Amy Roberts: Utah parties like it’s 1920 | ParkRecord.com

Amy Roberts: Utah parties like it’s 1920

A few weeks ago I purchased some items online. Mere moments after I confirmed my order, I received an email with my tracking number and the estimated date my package would be delivered, which was Jan. 1, 1920. I chalked it up to an amusing glitch in the system and didn’t give it any additional thought.

And then last week I read several news articles that made me wonder if the entire state of Utah had indeed time-traveled back to the last century.

How else do you explain state senators supporting a bill to ban almost all abortions — while using the word “colored” to describe a person who didn’t agree with the vote? How else would you explain a sixth grader from a small town in Rich County being told she was not allowed to turn down a request to dance from a boy who had made her uncomfortable? And what year would you expect it to be for a woman to pay a $600 fine for being topless in her own home?

Good god. No wonder Amazon was so confused. In no particular order of absurdity, here’s Utah’s week in review:

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What is this, the Harvey Weinstein Winter Formal?”

Republican state senators voted in favor of a bill to ban almost all abortions in the event Roe v. Wade is overturned. The vote was made along party and gender lines, to which Allen Christensen who (allegedly) represents Summit County said, “I’ve never even thought about it being male vs. female, and even less so white vs. colored.”

The latter comment was a reference to Sen. Luz Escamilla, who voted against the bill and is originally from Mexico.

Christensen went on to claim he holds women in higher esteem than men because, “she is a gentle soul and she has that reproductive ability.”

He also confirmed he voted for the bill because he believes life begins at conception — the very moment a sperm smashes into an egg — which is undoubtedly a personal religious belief the rest of us are (allegedly) constitutionally protected from having to subscribe to. And here’s one of the many reasons the First Amendment matters: The idea of when life begins varies greatly by faith. For those following Islam, a fetus is thought to become a living soul at 120 days. Many Jewish followers believe a fetus is not legally a person until it’s delivered. Some Hindus believe personhood begins at three months in the womb. The Navajo believe life begins the first time a baby laughs. In short, just because most Christians believe life begins at conception doesn’t mean the rest of us do. One more time for those in the back: Bibles don’t belong in a uterus.

There’s much more to unpack here, but my gentle soul is getting in the way.

So I’ll move on to the sixth grader from Laketown, Utah who was excited to attend her school’s Valentine’s Day ball. Azlyn Hobson hoped the boy she had a crush on would ask her to dance, but instead, a boy who she says had made her feel uncomfortable in the past asked her first. She politely declined, only to be ushered out onto the dance floor by the school’s principal who told her she had to accept the request, and later told her parents it was a school policy to ensure no one felt left out.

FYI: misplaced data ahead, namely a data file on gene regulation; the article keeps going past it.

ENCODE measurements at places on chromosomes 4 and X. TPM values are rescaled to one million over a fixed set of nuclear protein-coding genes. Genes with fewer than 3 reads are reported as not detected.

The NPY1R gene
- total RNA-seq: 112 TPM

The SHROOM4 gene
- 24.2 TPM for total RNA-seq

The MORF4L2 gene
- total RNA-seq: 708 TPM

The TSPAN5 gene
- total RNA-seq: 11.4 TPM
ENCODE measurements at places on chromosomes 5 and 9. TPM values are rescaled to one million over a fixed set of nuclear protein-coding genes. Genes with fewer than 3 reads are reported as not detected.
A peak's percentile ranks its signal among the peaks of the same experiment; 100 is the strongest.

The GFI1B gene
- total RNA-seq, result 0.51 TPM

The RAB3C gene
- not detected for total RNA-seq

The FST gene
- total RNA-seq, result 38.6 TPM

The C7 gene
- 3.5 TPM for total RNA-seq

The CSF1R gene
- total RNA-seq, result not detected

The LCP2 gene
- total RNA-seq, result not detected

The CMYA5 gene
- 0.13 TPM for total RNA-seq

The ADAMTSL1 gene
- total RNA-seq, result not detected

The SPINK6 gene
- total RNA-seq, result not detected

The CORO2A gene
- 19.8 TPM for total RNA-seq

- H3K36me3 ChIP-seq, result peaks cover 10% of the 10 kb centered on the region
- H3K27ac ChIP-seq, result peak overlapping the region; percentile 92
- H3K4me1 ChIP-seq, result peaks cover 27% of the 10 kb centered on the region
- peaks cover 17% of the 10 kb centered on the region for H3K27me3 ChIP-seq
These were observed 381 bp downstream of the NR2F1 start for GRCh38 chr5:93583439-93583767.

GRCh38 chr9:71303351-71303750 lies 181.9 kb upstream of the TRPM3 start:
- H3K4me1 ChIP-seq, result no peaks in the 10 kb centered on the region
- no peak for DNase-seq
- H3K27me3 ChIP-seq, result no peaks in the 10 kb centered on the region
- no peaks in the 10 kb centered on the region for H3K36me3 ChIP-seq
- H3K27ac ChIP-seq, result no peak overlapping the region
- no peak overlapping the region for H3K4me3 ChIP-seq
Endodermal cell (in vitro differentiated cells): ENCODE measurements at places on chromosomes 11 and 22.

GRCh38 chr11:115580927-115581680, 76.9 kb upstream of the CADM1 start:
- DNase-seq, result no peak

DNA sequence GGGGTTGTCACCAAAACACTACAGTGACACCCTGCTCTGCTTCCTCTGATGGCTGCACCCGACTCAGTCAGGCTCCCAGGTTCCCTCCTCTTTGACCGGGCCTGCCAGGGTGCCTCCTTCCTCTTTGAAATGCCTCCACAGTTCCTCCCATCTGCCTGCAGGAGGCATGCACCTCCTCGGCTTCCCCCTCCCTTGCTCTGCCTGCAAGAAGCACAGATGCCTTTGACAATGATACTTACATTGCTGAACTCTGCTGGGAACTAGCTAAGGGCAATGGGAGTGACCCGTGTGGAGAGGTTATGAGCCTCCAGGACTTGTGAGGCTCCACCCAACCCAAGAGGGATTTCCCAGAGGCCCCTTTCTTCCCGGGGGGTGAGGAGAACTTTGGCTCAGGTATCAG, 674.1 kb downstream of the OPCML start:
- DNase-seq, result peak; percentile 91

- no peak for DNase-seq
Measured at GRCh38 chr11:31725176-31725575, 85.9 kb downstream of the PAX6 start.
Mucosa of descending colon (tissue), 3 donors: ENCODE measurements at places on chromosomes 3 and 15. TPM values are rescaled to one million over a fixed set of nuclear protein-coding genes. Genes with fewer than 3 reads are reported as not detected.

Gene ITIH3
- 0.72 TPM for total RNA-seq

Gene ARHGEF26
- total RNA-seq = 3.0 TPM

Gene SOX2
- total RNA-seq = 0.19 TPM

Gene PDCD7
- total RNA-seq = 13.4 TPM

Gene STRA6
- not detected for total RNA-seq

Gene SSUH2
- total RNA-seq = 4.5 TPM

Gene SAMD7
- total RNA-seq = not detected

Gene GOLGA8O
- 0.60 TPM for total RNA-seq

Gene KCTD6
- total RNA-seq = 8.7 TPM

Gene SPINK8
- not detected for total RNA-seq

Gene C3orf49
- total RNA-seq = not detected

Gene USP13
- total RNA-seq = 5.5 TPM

What is this, the Harvey Weinstein Winter Formal?

Every person of any age or gender has a right to set personal boundaries and say “no.” School policies should be focused on the importance of consent, not protecting developing egos. Being assured you will get everything you want with no possibility of rejection doesn’t set anyone up for adulthood. Didn’t we already try this with millennials?

Even though she was forced to dance with a boy she didn’t want touching her, at least Azlyn wasn’t fined. The same can’t be said for Tilli Buchanan, who was charged with lewdness involving a child after her stepchildren saw her breasts in her own home. She and her husband had been hanging drywall and the kids walked into the room where she was removing the itchy clothing. After a good deal of legal back and forth, last week Buchanan accepted a plea deal claiming the stakes were just too high to go to trial. If convicted, she would have been required register as a sex offender.

Instead, she agreed to admit a misdemeanor, which will be dismissed after one year assuming she showers with her clothes on when her stepchildren visit. She also had to pay a $600 fine.

Ironically, the year my Amazon order was due to be delivered — 1920 — is the same year women were granted the right to vote. If we don’t want these current headlines to become the norm, we damn well better practice that right in force this year.

Amy Roberts is a freelance writer, longtime Park City resident and the proud owner of two rescued Dalmatians, Stanley and Willis. Follow her on Twitter @amycroberts.


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